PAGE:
Camp organizers escalating demand for free transit for homeless Edmontonians

EDMONTON — Organizers at the Pekiwewin camp in Edmonton’s river valley are esclating their push for the city to provide free transit as part of its plans to address homelessness.

About 200 people are set up in the greenspace next to RE/MAX Field at 104 Street and 96 Avenue.

The group includes frontline outreach and housing workers, Black, Indigenous and racialized community organizers and those with lived experiences of homelessness.

“We’re pressing the city to further commit to a free transit plan so that people who find permanent supportive housing, who find a transitional situation that is conducive to them getting housing, can maintain that position,” camp media liaison Shima Robinson said Wednesday.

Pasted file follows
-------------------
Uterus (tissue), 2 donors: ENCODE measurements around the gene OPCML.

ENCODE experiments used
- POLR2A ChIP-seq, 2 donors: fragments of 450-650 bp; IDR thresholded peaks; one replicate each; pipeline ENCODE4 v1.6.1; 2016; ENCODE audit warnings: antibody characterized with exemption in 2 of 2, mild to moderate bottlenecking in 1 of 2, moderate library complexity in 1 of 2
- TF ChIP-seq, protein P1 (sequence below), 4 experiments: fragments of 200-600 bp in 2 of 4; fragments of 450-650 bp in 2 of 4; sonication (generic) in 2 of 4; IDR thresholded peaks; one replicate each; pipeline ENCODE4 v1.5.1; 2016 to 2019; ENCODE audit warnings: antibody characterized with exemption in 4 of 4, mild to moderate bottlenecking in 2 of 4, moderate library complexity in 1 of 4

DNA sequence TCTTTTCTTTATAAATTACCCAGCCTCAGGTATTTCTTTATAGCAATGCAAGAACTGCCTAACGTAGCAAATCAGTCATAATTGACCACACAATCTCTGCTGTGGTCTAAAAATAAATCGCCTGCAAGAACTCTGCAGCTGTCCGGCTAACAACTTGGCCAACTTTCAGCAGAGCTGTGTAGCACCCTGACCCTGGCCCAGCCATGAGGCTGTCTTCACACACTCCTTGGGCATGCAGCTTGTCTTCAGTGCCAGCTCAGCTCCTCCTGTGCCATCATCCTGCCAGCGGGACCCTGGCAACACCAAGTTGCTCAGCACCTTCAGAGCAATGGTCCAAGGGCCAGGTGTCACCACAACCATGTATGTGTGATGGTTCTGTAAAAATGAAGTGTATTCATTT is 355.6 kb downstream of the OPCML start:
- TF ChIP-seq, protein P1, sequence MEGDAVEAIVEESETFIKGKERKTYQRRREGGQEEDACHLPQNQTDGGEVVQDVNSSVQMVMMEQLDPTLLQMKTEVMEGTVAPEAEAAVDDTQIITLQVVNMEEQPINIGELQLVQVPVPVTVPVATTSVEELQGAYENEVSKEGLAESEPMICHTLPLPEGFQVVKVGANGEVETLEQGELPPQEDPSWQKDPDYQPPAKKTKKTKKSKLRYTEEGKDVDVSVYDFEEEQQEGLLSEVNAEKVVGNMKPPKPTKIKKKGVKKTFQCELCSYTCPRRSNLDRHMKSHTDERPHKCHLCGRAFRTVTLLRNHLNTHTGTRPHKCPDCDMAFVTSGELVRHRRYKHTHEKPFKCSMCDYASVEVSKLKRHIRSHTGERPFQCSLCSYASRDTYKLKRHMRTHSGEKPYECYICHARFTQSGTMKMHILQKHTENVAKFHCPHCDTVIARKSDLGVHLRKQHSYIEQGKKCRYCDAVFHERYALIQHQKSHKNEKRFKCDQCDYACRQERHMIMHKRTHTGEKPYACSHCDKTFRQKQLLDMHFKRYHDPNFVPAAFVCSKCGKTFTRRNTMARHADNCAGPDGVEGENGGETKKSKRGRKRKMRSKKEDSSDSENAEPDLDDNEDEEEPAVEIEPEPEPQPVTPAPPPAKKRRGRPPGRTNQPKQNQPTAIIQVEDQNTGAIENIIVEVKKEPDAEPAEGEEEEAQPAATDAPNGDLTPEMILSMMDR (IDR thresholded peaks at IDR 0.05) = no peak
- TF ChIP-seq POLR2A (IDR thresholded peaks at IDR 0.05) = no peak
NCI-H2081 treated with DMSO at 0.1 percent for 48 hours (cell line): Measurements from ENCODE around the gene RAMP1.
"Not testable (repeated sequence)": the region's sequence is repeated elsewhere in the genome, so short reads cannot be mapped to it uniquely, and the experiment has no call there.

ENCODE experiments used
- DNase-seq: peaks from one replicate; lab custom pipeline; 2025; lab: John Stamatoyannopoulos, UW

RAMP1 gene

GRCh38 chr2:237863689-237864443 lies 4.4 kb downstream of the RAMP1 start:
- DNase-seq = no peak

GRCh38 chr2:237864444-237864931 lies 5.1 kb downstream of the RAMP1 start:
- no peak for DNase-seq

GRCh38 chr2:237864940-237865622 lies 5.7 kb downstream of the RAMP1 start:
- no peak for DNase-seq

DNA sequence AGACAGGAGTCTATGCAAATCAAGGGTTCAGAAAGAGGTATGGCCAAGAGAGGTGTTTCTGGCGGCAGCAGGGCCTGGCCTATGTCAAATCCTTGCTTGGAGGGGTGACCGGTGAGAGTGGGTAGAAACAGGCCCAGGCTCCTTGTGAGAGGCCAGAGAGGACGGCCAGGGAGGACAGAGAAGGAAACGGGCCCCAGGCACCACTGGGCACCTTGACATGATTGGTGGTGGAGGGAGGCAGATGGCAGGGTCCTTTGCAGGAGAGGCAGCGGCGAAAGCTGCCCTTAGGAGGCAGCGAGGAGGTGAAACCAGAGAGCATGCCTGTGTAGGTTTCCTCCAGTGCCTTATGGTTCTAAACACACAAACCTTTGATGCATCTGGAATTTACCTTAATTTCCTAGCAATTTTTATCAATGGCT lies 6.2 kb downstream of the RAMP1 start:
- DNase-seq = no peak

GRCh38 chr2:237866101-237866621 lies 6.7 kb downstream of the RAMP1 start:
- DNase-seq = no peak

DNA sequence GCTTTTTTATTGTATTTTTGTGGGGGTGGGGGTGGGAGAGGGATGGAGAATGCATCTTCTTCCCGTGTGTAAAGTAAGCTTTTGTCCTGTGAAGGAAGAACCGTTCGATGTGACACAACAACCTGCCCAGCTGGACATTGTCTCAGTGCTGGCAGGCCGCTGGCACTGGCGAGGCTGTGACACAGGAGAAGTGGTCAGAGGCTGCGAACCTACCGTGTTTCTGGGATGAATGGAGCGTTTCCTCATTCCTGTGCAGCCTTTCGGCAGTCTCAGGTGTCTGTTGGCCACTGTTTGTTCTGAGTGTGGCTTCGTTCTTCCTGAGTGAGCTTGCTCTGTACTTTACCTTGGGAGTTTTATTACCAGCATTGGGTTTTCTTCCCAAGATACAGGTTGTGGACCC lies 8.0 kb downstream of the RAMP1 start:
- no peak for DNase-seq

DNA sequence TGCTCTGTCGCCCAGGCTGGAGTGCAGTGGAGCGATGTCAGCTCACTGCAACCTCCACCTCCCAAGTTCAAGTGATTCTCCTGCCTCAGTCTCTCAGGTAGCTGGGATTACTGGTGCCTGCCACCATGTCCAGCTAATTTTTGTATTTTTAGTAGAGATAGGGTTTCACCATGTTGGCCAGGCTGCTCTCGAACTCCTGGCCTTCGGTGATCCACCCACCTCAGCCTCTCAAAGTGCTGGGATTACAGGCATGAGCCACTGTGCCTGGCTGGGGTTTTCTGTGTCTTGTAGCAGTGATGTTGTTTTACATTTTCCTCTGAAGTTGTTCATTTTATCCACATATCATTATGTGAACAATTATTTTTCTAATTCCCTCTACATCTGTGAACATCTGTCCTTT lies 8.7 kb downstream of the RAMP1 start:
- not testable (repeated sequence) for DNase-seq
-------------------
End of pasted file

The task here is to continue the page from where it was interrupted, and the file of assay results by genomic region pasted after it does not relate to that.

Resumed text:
Robinson said the group has had weekly talks with the city and have been told free buses and LRT are too expensive.

Organizers originally issued a list of six demands, including divesting money from the Edmonton Police Service budget, dismantling what they call “racist bylaws” and more support for community members.

In August, the city said the camp could remain open, provided there are no COVID-19 outbreaks, violent incidents or weather emergencies.

The federal government announced $1 billion for the Rapid Housing Initiative on Monday, helping cities buy motels and hotels and convert them into housing for the homeless.

Mayor Don Iveson said the money was indicative of more widespread support.

“From all my conversations, the urgency of the opportunity and the urgency of the need has been understood,” he said.

A second homeless camp, the Peace Camp in Old Strathcona, is set to close voluntarily on Sept. 28

With files from CTV News Edmonton’s Dan Grummett

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